There’s nothing like it in the Near Southside: eight Quonset huts (you know, those semi-cylindrical steel structures similar to those used by the military in WWII) lined up, surrounded by restaurants, shops, offices, and a public park.
It’s PS1200, a project currently under construction at 1200 Sixth Ave. and is expected to open in October. The development covers a total of 22,500 square feet, with eight residential units (the Quonset huts) as pillars, with 5,500 square feet of office space and three retail locations. The folks behind Spiral Diner across the street also have two vegan concepts, a restaurant called Maiden and a dessert shop, Dreamboat Donuts.
Spearheading the project are Detroit-based real estate development company Prince Concepts, architectural firm Marlon Blackwell Architects and landscape architect Julie Bargmann of studio DIRT, as well as Studio Outside.
Prince Concepts President Philip Kafka is from Lone Star State.
“I am delighted to bring Prince Concepts’ development philosophy and place creation to my home state of Texas,” Kafka said in a statement. “PS1200 marks our third development project that uses the Quonset hut as a tool to deliver high quality space, and it synthesizes the most successful elements from all of our previous Detroit-based projects. PS1200 thoughtfully combines public green spaces, inspired housing, retail and office space, providing a place where the community of Fort Worth can live, work, come together and cross paths to explore town planning, architecture and landscape. ”
Prince Concepts already owns two Quonset hut developments similar to PS1200 – Caterpillar and True North, both in Core City, Detroit. According to Prince Concepts, Quonset huts can “cut costs and offer significant investments in landscape and high quality indoor and outdoor spaces.”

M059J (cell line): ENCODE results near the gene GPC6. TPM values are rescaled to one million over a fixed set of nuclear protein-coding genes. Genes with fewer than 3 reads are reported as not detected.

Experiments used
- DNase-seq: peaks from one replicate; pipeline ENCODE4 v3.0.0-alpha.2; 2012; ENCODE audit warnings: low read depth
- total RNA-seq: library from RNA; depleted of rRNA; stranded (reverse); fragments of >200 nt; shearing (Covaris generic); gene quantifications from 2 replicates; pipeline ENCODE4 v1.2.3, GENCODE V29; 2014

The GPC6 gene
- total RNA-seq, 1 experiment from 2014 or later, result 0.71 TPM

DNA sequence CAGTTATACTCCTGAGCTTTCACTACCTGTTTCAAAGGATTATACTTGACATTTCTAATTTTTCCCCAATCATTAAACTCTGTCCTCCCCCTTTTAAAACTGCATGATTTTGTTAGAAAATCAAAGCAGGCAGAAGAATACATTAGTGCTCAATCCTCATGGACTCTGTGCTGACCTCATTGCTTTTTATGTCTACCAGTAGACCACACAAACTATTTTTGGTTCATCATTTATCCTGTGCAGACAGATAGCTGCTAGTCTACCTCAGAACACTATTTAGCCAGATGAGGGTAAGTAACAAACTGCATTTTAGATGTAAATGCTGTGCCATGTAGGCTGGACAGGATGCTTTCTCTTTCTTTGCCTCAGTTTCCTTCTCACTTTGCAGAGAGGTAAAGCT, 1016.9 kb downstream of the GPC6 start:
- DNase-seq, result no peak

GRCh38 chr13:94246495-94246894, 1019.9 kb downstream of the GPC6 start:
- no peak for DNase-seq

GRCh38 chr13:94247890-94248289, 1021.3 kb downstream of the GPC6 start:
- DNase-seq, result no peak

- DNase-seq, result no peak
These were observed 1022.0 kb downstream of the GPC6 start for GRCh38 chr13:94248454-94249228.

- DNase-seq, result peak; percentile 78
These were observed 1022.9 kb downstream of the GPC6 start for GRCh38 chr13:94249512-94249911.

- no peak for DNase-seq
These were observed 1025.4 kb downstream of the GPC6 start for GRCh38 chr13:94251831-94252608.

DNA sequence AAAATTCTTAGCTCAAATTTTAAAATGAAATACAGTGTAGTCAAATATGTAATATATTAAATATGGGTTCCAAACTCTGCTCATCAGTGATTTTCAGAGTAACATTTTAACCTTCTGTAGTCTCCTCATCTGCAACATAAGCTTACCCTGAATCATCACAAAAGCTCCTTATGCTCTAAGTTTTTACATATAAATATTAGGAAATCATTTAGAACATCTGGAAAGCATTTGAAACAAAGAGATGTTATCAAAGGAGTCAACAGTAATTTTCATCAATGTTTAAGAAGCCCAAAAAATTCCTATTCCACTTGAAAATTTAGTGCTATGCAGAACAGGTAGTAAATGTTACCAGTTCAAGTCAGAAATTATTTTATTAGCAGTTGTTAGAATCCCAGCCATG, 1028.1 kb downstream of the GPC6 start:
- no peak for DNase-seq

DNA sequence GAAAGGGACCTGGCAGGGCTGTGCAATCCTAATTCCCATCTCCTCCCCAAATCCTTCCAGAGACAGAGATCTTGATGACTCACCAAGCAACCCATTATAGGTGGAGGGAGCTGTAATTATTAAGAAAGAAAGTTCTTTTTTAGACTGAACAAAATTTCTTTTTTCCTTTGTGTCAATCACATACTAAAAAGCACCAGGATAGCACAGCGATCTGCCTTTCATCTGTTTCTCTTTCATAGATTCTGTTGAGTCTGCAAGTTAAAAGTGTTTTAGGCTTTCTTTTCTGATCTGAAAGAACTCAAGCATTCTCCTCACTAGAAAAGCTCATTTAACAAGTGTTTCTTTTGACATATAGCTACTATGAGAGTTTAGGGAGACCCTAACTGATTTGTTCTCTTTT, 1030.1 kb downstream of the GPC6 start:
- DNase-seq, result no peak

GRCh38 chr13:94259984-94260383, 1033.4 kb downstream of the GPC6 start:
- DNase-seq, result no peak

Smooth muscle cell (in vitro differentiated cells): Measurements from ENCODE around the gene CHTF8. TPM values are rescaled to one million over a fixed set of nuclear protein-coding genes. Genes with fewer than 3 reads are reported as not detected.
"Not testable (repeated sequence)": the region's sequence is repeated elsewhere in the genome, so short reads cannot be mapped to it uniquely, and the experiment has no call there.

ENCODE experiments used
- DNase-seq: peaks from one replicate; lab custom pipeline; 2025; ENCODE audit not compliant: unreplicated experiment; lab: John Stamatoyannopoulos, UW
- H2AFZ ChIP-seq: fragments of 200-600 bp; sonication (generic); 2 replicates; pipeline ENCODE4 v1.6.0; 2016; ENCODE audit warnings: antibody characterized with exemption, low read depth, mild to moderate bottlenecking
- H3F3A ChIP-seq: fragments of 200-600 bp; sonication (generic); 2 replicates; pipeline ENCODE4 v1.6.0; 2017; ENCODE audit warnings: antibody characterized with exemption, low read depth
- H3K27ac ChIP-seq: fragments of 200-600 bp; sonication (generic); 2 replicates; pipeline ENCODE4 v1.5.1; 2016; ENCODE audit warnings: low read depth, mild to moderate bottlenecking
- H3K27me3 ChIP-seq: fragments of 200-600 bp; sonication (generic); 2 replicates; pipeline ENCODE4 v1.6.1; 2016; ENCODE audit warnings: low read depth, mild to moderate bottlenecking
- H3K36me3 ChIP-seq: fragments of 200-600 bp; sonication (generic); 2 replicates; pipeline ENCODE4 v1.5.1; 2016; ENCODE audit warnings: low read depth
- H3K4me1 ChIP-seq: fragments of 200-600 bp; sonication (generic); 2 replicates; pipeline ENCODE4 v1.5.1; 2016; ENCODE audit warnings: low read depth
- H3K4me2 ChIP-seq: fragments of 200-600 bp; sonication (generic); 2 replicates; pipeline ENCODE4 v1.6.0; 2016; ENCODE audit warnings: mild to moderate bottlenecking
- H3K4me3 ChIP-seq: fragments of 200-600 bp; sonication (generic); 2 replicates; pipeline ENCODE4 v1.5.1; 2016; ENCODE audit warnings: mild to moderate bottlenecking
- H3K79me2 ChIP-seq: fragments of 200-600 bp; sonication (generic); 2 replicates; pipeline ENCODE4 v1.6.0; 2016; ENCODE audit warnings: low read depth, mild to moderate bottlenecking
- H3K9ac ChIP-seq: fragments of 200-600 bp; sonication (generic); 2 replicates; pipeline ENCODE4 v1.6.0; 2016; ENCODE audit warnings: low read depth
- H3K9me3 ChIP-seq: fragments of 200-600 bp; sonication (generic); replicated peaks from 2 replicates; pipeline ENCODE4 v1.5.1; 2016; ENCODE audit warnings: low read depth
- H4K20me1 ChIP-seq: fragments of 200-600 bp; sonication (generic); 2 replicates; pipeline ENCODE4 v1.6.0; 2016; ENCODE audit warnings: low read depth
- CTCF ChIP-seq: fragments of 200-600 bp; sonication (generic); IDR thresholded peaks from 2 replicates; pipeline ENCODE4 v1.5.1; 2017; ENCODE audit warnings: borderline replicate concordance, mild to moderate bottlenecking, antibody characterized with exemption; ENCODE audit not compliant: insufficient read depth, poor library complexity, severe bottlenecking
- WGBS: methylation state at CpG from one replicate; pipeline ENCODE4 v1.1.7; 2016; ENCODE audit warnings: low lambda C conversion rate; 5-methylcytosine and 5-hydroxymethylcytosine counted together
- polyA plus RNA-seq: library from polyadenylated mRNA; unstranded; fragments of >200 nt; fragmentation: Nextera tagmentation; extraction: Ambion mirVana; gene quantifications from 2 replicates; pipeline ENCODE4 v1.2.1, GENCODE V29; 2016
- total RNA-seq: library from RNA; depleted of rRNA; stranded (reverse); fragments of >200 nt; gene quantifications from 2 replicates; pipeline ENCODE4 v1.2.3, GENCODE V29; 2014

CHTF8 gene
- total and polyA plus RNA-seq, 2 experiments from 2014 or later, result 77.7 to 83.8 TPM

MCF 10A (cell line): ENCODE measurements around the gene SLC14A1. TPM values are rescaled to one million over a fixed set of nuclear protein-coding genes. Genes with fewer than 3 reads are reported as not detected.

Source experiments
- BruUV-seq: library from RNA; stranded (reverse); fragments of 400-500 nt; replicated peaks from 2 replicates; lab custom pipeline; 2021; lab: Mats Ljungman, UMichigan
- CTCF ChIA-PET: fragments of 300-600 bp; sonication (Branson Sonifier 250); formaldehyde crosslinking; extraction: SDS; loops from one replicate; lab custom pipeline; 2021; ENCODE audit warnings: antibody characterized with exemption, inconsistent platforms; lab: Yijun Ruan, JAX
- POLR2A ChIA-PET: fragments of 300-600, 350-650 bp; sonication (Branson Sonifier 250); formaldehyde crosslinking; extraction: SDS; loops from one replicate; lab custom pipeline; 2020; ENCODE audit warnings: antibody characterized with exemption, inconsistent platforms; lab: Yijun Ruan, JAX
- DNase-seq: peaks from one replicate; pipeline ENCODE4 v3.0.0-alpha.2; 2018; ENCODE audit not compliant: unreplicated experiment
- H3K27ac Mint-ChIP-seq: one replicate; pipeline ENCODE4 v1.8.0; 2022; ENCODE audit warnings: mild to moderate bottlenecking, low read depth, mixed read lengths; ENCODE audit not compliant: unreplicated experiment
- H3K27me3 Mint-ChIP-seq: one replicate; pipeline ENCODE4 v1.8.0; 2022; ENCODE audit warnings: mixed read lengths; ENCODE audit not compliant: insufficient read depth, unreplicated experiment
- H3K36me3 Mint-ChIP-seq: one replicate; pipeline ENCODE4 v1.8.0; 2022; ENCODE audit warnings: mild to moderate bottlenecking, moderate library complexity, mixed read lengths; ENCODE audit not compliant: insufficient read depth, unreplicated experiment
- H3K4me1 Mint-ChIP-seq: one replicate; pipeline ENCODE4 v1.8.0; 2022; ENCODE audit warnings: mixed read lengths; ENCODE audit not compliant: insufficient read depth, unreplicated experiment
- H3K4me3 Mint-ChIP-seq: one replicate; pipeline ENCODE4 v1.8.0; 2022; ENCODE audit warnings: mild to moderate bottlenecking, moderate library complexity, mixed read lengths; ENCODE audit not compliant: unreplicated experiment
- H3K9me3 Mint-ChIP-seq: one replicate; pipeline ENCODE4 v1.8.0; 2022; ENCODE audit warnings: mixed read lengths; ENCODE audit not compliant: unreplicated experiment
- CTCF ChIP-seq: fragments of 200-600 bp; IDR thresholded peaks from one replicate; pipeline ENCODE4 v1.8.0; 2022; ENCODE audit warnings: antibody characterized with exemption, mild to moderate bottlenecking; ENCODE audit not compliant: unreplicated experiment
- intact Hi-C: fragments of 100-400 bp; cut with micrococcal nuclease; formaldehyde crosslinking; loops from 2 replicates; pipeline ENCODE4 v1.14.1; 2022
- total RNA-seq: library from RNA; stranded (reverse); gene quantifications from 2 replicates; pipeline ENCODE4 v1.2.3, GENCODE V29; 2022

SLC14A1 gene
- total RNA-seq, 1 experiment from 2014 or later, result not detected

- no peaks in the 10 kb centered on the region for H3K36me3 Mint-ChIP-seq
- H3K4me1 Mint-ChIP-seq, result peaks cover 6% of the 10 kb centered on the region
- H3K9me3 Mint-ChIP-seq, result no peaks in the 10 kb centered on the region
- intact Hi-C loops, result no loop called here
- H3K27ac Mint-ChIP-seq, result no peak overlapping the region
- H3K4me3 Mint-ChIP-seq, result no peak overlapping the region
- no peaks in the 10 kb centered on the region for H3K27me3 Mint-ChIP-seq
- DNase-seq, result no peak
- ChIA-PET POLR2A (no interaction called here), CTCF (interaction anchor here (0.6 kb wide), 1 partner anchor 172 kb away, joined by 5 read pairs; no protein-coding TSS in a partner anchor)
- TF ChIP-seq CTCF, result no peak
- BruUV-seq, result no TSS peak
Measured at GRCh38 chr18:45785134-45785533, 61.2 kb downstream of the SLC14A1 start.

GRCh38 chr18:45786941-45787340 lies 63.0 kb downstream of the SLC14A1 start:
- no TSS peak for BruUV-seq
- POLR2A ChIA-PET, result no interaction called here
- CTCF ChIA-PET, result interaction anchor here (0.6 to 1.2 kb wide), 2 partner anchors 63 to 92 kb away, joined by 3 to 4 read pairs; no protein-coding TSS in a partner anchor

The first of the two projects, True North, has won a few accolades, including the Multifamily Development of the Year 2017 by The architect’s journal and a progressive architecture award. True North was also one of six finalists for the prestigious Mies Crown Hall Americas Prize and one of two finalists from the United States, the other being the Smithsonian National Museum of African American History in Washington DC.
“The PS1200 embodies the benefits of contemporary city living – work, live and relax in a beautiful, convenient and central location,” said Marlon Blackwell, founder and director of Marlon Blackwell Architects, in a statement. “Following several earlier projects from Prince Concepts, we designed the PS1200 using Quonset huts, a utility structure. In doing so, we aspired to elevate something prosaic and humble into something noble, while invoking the iconic rhythm and forms of the Kimbell Art Museum.